After reviewing the test kits for dKh, Magnesium, Calcium and Nitrates , today I present to you one of the most important aquarium tests – phosphate. Or, more accurately, the Elos PhosphateHR water test kit.

The test comes in a large box, and contains the instructions, the leaflet, two large glass vials with screw caps, two flasks containing reagents (one liquid reagent and one powder), a syringe, and the classic Elos spoon.

The reagents and the glass vials are safely packaged in a secure plastic bag.

The test can detect phosphate levels from 0-0.43 mg/L, making it more useful for marine tanks than fresh water, which will generally have higher phosphate levels than the test is designed for. It is important to maintain very low levels of phosphates when keeping corals –  as close to zero as possible, and certainly less than 0.1 for good growth. Levels over 0.3 will lead to calcification, and above that, coral death.


The test is very simple and easy.

Fill the two vials with 200 ml. of aquarium water, put the first aside to serve as a reference.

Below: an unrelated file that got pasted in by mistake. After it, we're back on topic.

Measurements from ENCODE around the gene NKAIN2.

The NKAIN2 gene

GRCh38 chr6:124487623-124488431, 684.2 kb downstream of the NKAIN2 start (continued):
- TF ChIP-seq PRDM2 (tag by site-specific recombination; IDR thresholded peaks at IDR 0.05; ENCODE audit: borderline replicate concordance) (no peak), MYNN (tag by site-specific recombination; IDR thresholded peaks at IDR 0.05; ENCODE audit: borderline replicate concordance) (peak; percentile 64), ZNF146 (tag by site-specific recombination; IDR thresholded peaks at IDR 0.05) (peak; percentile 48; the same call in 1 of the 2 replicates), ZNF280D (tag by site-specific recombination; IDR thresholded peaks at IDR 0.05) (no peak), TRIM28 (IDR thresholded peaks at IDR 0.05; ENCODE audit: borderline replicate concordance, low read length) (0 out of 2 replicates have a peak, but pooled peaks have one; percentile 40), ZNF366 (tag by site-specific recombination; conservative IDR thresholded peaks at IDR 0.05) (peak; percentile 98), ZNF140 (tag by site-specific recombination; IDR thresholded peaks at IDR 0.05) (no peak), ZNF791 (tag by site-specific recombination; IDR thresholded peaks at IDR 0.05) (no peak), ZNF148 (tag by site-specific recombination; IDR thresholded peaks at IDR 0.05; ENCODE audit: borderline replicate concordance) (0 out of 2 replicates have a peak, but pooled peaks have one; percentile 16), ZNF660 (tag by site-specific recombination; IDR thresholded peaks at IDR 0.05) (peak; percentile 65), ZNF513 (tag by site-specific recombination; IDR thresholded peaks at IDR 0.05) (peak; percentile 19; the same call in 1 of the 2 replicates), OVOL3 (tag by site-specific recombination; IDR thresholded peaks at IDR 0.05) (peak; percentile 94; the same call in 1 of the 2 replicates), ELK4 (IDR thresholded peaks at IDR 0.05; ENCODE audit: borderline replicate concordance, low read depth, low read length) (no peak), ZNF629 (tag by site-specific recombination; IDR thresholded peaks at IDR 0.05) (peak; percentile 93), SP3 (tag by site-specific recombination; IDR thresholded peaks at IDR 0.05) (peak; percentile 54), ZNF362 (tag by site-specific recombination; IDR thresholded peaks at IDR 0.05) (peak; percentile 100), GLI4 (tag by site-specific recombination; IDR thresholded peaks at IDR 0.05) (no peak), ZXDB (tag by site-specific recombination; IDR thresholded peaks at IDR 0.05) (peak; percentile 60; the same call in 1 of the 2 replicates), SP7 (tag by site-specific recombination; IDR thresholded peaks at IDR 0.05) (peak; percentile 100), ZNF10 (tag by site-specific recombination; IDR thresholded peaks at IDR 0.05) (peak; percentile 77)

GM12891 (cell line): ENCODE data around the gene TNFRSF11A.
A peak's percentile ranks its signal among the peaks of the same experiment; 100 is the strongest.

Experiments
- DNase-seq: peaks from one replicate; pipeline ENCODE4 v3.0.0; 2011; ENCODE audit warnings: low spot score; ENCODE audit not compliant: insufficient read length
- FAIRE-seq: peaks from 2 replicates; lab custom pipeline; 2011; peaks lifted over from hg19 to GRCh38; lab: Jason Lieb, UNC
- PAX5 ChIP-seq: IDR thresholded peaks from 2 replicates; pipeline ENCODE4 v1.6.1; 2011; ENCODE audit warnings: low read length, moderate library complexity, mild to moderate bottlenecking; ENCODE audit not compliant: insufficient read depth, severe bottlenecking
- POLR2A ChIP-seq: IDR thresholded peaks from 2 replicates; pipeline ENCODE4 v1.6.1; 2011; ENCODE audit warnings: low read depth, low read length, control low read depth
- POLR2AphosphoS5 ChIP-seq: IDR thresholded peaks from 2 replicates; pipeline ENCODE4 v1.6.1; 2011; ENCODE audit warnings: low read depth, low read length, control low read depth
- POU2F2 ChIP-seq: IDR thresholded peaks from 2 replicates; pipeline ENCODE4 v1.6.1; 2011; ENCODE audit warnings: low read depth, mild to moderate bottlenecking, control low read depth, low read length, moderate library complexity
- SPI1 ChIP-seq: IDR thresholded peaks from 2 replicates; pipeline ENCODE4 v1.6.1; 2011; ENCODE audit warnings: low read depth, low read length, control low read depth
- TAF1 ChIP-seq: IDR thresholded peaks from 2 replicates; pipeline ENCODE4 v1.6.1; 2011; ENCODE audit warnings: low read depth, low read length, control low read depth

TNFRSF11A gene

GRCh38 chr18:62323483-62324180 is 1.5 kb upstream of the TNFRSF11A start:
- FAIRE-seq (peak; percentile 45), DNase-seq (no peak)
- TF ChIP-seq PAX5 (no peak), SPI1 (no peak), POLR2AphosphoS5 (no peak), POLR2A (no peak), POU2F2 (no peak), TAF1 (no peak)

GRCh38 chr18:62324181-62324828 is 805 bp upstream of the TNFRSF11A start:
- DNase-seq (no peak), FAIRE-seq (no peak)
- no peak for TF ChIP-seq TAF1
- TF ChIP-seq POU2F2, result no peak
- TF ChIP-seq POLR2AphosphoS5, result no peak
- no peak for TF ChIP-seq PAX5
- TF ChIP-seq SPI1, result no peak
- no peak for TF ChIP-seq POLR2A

In the second vial, add 10 drops of liquid reagent from the bottle labeled Reagent 1.


Using the enclosed measuring spoon, measure and add 0.4 ml. of the Reagent 2 powder.

Close the tube securely and shake gently for about 3 minutes.

The results are read from above; hold the test vial over the reference board and compare the color in the vial with reagent and the color in the clean water vial to the colors on the card.

Below is the downloadable reference card.


I really like the PhosphateHR water test, it and the dKH tests are my favorites (read our review); this test has proven to be extremely accurate, easy to use, and has great repeat-ability. The color scale is practically perfect and the resolution is incredibly high.

The “dropper” of the liquid reagent is very accurate, and drops are almost always identical to themselves. Elos claims it has produced a calibrated dropper, and although I can’t verify that, the results are incredibly good. Of course, it’s possible that a drop can become “impregnated” with air, but in my experience, the probability of that happening is about one drop per box. I recommend giving the reagent bottle a quick shake to lessen the chance of air bubbles.



The test is expensive, 39,04 euro (about $44 USD). But taking into account its resolution, ease of use and accuracy, I think the price is fair.

I use the Elos PhosphateHR water test kit on my own aquarium. Considering the quality of the packaging, the calibrated “dropper”, and the other advantages of this test, I  recommend this water test as one of the best phosphate tests on the market.

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